Saft, the high-tech industrial battery specialist, has signed an agreement with ESMA, the Russian Joint Stock Company, to co-operate in the development, production and commercialisation of supercapacitors based on ESMA’s technology. The agreement enables Saft to add new supercapacitor technology to its portfolio of battery technologies.

Initial applications will be for the starting up of heavy duty diesel engines used in industry or public transport, in particular for low temperatures or in frequent stop-start usage, but Saft’s expectation is that their new products will find numerous other applications for peak power and energy storage.

Saft is aiming initially at the US market, and the first results of its new agreement will be seen later in 2009, when Saft’s US manufacturing facility in Valdosta, Georgia, will commence production of a new generation of asymmetric nickel supercapacitors that will work in combination with batteries on heavy vehicles in a large variety of markets including, but not limited to, industry or public transportation. By providing more reliable starting power for large diesel engines in stressful conditions the supercapacitors will allow the vehicle battery to be optimised for the application.

In addition to the co-operative agreement with ESMA, Saft has also signed a distribution agreement for the supercapacitors with KBi (Kold Ban International) the US company specialising in diesel engine starting systems that is already an established ESMA distributor for North America.

‘ESMA’s asymmetric nickel supercapacitors are recognised in independent laboratory tests as offering the best low temperature engine starting performance currently available’ says Xavier Delacroix, the general manager of Saft’s IBG division. ‘This co-operative agreement adds an exciting new dimension to Saft’s range of battery technologies, while our US manufacturing presence and global footprint will help bring ESMA’s supercapacitors to a much wider market.’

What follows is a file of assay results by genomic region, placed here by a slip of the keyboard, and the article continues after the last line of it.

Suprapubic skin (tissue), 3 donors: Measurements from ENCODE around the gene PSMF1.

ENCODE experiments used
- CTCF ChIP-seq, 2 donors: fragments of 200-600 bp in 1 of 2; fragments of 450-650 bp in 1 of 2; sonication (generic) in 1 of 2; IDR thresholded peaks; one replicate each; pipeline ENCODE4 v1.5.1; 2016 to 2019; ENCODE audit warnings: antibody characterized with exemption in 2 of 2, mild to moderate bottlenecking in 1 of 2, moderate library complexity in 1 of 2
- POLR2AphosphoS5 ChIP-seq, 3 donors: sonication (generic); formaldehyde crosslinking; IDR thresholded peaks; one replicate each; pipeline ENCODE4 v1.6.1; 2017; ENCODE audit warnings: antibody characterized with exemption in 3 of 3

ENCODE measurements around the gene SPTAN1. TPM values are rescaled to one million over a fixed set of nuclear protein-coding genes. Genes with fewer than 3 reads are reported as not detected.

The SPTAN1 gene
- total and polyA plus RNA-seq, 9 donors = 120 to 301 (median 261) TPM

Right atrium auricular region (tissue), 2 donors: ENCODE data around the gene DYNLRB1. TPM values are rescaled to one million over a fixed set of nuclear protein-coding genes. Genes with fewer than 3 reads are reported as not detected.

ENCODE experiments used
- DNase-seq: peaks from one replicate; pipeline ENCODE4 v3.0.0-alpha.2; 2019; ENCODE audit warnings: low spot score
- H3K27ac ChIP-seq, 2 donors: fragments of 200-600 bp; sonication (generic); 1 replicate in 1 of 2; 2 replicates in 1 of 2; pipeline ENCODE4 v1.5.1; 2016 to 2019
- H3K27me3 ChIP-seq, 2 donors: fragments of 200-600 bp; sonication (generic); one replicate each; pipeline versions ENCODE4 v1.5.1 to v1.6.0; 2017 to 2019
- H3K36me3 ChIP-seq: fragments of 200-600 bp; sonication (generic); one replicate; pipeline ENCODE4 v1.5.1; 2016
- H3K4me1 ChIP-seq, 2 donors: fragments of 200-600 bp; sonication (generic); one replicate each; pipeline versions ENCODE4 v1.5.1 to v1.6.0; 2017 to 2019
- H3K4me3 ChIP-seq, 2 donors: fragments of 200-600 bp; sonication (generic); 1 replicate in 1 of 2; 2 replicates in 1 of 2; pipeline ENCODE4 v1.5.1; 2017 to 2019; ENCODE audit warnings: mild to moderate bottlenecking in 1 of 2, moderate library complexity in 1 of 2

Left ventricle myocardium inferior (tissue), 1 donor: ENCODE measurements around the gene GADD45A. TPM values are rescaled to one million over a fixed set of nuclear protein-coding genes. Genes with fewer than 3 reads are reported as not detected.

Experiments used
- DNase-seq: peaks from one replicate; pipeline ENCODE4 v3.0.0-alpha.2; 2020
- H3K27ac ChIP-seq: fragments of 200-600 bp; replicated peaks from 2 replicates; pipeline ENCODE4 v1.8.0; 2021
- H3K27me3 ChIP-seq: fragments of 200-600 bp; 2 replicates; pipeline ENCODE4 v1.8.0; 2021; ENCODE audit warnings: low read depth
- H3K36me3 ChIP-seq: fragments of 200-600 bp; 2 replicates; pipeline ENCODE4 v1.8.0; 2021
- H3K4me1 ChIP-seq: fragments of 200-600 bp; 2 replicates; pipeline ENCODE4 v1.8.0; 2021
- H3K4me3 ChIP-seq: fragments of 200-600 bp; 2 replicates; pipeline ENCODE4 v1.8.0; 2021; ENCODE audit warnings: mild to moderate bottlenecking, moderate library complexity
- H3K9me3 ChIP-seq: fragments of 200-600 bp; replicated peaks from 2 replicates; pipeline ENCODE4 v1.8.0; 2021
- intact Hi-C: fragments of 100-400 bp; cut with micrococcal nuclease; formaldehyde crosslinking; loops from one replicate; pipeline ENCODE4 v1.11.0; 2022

ESMA’s asymmetric nickel capacitors feature one battery electrode mated with a double layer charge storage (capacitor) electrode. This combination, says its maker, offers a number of advantages over the standard, more common symmetric design including improved safety, higher specific energy, more stable operating voltage, lower materials and manufacturing costs, and voltage self-balancing in high-voltage strings of capacitor cells. The design has an important synergy with Saft’s manufacturing capabilities since the construction is similar to that used in nickel-cadmium cells, so ESMA’s supercapacitors can be manufactured on existing Saft production lines.

Since a supercapacitor stores energy electrostatically, with no physical changes taking place, it can have a service life of a million or more charge/discharge cycles, with no maintenance required. Furthermore, the performance of a supercapacitor remains stable over a very wide temperature range (typically -40°C to +70°C), which is what makes them so well suited for starting up heavy diesel engines at low temperatures.

The advantages of capacitors as storage lie in their robustness and ability to discharge more or less instantaneously, but their very low capacity renders them useless for power purposes. But the advent of supercapacitors (aka ‘ultracapacitors’) based on activated carbon structures with an enormously extended surface area has increased the available charge capacity from microfarads to farads (a factor of a million) and even to kilofarads. (A one farad capacitor would be able to deliver one amp at one volt for one second). Applications are likely to use battery-capacitor hybrids that will combine the capacitor’s advantage of instant response with the battery’s ability to recharge it immediately after discharge.

Seven or eight years ago Saft contemplated the manufacture of supercapacitors that could employ manufacturing techniques already used in the production of its lithium-ion batteries, but the project did not get past the prototype stage.